Employee contributions aren’t your only option.
In the U.S., a number of employee health insurance-related requirements have taken effect since the Affordable Health Care Act was signed in 2010. As of last year, companies with more than 100 full-time employees are now expected to offer affordable minimal health insurance coverage, or pay a fine.
Health care cost, however, remains a concern. More than three-fourths of companies said they either planned to increase the amount workers contribute to health care’s total expense in 2016 — or weren’t sure if they would, according to a Society of Human Resource Management survey.
Increasing employee health insurance contributions, obviously, is rarely a morale booster. In fact, a recent study from the Employee Benefit Research Institute found that workers view health care as a crucial part of their overall benefits package — which directly influences their job satisfaction level.
More than half of employees who are extremely satisfied with their benefits are also happy with their job. Just 10 percent of workers, on the other hand, who say they’re somewhat satisfied, at best, with their benefits package find their job extremely satisfying.
Before passing higher health care costs on to employees, consider investigating one of the following strategies:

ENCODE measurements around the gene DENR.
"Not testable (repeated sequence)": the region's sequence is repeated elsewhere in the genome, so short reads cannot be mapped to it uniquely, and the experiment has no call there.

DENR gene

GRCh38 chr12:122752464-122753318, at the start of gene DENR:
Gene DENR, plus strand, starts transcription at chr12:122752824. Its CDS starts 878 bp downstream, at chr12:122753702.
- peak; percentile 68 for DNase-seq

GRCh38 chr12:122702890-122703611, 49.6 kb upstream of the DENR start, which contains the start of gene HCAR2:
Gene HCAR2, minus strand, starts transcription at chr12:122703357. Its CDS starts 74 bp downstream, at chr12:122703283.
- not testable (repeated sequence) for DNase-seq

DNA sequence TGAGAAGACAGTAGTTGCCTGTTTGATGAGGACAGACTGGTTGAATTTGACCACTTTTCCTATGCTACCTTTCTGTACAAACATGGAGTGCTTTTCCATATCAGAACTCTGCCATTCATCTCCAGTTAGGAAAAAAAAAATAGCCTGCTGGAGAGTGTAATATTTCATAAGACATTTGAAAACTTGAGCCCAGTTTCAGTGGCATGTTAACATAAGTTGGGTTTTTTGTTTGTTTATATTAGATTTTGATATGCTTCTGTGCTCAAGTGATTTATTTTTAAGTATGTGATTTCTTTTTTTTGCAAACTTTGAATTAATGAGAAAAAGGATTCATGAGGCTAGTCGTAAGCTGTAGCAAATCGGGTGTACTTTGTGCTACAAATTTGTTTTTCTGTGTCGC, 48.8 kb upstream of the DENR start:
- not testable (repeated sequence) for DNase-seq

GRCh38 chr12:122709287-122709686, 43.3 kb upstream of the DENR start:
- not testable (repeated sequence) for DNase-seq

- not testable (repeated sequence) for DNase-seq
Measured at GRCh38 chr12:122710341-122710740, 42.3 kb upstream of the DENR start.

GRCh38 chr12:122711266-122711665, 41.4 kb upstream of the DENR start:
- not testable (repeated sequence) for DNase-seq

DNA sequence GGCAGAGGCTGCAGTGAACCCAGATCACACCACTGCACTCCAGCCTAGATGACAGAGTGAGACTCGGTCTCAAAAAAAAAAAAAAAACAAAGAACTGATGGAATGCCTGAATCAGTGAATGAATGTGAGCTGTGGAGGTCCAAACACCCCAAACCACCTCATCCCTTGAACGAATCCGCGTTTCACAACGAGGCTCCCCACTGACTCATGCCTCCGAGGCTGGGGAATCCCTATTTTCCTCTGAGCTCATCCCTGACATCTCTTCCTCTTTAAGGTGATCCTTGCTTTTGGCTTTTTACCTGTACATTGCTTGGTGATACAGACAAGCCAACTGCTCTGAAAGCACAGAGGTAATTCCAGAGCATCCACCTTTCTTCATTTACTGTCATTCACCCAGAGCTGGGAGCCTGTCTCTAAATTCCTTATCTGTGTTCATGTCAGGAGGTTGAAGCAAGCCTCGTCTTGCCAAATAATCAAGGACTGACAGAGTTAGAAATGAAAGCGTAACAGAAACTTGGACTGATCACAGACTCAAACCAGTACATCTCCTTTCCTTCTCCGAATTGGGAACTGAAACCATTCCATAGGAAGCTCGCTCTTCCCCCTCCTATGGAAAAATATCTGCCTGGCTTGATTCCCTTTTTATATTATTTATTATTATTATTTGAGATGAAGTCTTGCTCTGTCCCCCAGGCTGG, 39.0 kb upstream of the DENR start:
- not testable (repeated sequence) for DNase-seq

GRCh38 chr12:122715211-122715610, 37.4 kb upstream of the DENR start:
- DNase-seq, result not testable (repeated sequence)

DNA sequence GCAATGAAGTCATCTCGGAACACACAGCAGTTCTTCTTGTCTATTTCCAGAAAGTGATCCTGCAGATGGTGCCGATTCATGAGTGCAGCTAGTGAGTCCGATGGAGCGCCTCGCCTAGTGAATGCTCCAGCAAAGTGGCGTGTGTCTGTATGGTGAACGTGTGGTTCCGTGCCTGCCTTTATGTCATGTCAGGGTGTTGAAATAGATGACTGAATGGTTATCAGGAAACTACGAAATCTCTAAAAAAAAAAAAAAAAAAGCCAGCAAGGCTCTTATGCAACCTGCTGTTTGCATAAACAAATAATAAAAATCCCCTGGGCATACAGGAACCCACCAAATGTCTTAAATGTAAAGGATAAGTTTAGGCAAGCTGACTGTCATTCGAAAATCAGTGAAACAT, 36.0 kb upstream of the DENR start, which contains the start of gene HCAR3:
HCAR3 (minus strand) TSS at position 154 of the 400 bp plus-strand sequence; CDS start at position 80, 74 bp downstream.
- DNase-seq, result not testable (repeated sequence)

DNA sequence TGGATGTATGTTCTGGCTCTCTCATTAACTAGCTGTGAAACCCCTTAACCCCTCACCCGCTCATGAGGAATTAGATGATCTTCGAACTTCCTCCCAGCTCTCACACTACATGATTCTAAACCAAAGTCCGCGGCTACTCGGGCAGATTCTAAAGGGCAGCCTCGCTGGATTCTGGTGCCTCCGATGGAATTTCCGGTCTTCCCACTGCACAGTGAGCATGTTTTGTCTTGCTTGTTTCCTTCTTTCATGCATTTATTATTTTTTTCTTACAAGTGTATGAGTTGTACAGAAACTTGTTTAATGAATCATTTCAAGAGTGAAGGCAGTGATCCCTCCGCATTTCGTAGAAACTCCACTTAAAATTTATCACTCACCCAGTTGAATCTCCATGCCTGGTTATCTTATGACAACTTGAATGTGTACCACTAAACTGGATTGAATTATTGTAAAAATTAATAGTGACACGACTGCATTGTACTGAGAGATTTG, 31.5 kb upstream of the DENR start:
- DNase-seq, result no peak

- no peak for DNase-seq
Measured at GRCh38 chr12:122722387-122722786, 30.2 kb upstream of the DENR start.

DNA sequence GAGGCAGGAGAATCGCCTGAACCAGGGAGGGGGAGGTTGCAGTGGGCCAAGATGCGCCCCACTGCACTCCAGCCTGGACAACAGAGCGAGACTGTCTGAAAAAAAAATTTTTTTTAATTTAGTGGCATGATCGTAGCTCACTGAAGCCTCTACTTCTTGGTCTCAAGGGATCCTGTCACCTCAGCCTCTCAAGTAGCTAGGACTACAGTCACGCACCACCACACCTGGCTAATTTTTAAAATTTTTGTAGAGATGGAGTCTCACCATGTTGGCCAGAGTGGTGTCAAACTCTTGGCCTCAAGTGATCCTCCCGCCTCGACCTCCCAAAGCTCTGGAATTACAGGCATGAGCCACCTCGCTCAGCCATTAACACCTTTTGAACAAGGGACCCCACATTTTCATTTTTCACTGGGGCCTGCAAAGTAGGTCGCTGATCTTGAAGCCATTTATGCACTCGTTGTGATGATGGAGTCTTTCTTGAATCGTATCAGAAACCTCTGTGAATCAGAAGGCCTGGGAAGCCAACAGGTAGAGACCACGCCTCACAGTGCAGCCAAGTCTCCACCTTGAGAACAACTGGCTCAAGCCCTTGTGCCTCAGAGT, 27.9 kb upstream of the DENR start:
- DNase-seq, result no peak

Sponsor employee wellness programs. Employers are using wellness programs to help maintain employee health insurance expenses, according to WorldatWork; 96 percent of companies support employee wellness programs, and nearly three-quarters plan to increase or considerably increase them in the next two years.
They’re especially popular among large employers. Eighty-one percent of companies with 200 or more workers offer programs to help employees lose weight, stop smoking or make other lifestyle changes, according to survey from the Kaiser Family Foundation and the Health Research & Educational Trust. Thirty-eight percent of companies that offer employee health benefits and employee wellness programs provide a financial incentive for employees to participate.
Create a customized solution. A recent Inc. article offered another potential option: Provide a lower-cost group plan, with higher deductibles and out-of-pocket expenses, that will meet your organization’s governmental or other requirements — and, to help offset employee expense, pair the plan with a Health Savings Account, which employees (and their employer) can make tax-free contributions to.
Get creative. Examine somewhat nontraditional health care cost-reducing choices. For example, providing a high-deductible plan and direct primary care, an arrangement in which physicians charge a monthly fee, instead of per visit, that can potentially save an organization as much as 15 percent, according to CNBC. (For a list of direct primary care providers in various states, check the Direct Primary Care Coalition’s site.)
Cut unpopular initiatives. Saving money on other offerings can give you additional funds to put toward health care costs and supplementary wellness programs. Globally, more employees utilize physical fitness programs than financial advice or education ones, according to WorldatWork.
If you’re considering removing one of your organization’s programs, make sure it isn’t something employees will drastically miss.
Find out more about which benefits employees really want — and how to gently remove employee workplace perks, like employee health insurance, if your budget truly won’t allow for them — in our recent blog posts on both topics.